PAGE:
Imported cold chain food to be disinfected
China now requires imported cold chain food to be thoroughly disinfected before going to market, after coronavirus was detected on the outer packaging of imported cold chain food in three cities in two days, leading to growing public concerns.
On Sunday, Tianjin City entered into “war time mode” after a worker in a local frozen food company who had contact with the outer packaging of imported frozen food was found to be infected with coronavirus.
Similar cases were reported from the cities of Dezhou in Shandong Province and Taiyuan in Shanxi Province.
Imported cold chain food will be thoroughly disinfected to achieve closed-loop control and traceability for the whole process, in order to minimize the risk of bringing in COVID-19 through imported food, according to a plan released by the State Council yesterday.
For imported cold-chain foods that test negative for the virus, the interiors of cold chain vans and the outer packaging of the foods should be disinfected before being transported. The foods that test positive for COVID-19 will be returned or destroyed.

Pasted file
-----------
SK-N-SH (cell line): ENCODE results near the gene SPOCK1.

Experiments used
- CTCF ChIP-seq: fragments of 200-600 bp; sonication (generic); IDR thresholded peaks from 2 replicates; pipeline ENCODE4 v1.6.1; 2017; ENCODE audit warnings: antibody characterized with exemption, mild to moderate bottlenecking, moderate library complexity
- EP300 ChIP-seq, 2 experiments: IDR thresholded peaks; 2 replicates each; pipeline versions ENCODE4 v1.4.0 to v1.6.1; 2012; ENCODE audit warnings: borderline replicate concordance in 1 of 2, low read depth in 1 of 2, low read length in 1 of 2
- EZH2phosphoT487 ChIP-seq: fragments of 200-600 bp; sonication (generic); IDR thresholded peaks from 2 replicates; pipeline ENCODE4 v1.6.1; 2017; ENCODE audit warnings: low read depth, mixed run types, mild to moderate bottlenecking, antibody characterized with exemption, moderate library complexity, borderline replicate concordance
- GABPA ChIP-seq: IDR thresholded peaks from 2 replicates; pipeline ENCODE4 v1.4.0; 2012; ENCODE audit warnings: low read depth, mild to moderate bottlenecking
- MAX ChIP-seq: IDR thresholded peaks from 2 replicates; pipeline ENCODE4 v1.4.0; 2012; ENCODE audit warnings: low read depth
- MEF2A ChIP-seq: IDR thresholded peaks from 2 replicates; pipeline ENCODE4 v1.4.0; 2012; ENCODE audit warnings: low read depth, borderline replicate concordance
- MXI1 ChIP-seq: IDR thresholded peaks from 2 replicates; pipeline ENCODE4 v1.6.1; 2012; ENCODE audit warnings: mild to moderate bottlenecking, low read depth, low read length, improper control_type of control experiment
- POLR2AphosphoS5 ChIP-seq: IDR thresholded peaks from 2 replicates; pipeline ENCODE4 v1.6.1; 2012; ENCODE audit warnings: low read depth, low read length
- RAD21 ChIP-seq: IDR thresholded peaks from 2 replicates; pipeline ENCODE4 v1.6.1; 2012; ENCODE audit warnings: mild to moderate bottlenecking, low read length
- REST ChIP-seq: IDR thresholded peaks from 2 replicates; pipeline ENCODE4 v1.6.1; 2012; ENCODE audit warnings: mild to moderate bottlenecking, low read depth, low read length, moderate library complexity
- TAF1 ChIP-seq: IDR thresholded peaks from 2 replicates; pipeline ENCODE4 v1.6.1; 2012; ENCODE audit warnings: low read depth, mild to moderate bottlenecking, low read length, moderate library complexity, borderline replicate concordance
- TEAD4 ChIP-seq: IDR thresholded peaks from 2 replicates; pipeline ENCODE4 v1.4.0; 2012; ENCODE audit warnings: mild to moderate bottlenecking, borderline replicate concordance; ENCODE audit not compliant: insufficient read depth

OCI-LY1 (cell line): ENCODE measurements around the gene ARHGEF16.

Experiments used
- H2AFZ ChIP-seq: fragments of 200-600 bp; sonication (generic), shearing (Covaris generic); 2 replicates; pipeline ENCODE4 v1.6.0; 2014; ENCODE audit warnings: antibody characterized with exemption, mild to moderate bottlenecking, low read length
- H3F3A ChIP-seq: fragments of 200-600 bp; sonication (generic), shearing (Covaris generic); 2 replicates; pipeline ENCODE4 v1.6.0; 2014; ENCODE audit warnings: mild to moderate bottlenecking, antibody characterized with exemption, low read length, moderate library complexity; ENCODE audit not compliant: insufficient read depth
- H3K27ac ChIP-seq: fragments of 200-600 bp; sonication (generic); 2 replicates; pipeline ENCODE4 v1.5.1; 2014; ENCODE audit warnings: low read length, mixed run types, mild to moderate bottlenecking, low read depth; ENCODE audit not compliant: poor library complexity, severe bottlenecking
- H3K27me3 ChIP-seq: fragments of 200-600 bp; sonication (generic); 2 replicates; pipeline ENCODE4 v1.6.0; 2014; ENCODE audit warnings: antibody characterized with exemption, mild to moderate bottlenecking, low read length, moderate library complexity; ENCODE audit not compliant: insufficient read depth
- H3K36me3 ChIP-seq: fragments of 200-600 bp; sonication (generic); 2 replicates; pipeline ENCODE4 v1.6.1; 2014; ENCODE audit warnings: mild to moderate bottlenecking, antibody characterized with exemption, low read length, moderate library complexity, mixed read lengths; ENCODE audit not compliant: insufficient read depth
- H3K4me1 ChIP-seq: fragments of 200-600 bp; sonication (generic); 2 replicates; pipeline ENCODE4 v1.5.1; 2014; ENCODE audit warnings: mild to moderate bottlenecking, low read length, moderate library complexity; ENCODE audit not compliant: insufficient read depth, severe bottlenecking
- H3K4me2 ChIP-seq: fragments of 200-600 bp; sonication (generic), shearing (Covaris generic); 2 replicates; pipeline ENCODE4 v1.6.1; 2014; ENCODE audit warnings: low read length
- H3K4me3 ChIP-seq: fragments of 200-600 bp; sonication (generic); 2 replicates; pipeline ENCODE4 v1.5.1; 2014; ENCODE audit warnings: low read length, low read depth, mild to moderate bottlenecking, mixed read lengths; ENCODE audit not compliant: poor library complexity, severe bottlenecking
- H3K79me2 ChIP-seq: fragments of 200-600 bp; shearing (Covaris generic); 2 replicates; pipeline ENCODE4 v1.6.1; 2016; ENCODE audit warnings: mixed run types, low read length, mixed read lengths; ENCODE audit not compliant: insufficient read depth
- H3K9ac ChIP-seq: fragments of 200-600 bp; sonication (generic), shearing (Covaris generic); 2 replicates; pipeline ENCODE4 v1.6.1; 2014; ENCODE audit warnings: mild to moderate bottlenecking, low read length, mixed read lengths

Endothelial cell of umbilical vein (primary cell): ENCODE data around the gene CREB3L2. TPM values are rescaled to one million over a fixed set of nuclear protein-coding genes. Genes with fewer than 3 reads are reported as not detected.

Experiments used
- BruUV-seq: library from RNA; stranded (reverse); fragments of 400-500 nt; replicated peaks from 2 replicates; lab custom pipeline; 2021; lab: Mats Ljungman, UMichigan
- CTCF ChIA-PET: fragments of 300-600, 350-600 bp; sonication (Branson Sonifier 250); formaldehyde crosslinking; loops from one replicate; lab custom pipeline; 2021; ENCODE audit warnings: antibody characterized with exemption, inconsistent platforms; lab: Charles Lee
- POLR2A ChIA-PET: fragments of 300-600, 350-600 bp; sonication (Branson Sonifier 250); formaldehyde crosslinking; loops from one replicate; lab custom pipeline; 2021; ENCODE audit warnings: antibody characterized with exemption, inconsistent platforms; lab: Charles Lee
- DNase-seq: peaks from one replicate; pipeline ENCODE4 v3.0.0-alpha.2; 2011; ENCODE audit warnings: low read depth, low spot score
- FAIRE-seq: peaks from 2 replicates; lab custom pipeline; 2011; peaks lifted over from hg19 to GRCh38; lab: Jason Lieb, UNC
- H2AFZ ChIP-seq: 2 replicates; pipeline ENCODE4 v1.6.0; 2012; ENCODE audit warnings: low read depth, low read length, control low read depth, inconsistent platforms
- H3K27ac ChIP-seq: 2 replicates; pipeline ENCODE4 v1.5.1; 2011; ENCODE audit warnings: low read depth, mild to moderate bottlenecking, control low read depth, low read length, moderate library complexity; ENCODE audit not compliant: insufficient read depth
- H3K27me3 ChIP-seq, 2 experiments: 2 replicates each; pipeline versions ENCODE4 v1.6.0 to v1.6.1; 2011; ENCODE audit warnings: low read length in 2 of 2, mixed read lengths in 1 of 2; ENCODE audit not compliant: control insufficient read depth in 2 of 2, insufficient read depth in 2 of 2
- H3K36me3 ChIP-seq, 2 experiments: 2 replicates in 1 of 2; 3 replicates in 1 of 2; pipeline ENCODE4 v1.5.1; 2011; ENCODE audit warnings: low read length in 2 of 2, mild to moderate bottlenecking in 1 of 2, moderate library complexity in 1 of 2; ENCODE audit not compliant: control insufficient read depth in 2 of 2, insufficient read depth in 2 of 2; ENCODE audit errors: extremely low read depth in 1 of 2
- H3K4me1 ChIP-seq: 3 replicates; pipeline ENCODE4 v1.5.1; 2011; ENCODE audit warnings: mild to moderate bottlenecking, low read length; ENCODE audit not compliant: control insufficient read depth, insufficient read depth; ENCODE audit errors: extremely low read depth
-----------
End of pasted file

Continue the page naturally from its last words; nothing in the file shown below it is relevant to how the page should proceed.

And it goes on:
The plan requires cold-chain logistics firms to strictly check customs clearance documents for imported cold-chain foods and disinfect vehicles, ships, and other transportation equipment. Workers who have direct contact with the foods should take protective measures.
Cold storages should keep records of imported cold-chain foods coming in and out, and the records should be kept for at least two years, read the plan.
Businesses must check the disinfection documents, without which the food cannot be sold on the market.
Efforts should go into ensuring all the imported cold-chain foods entering the market are traceable, the plan said.
The plan also requires improving customs clearance efficiency of the ports to avoid overstocking and safeguarding the stability of the industrial and supply chain.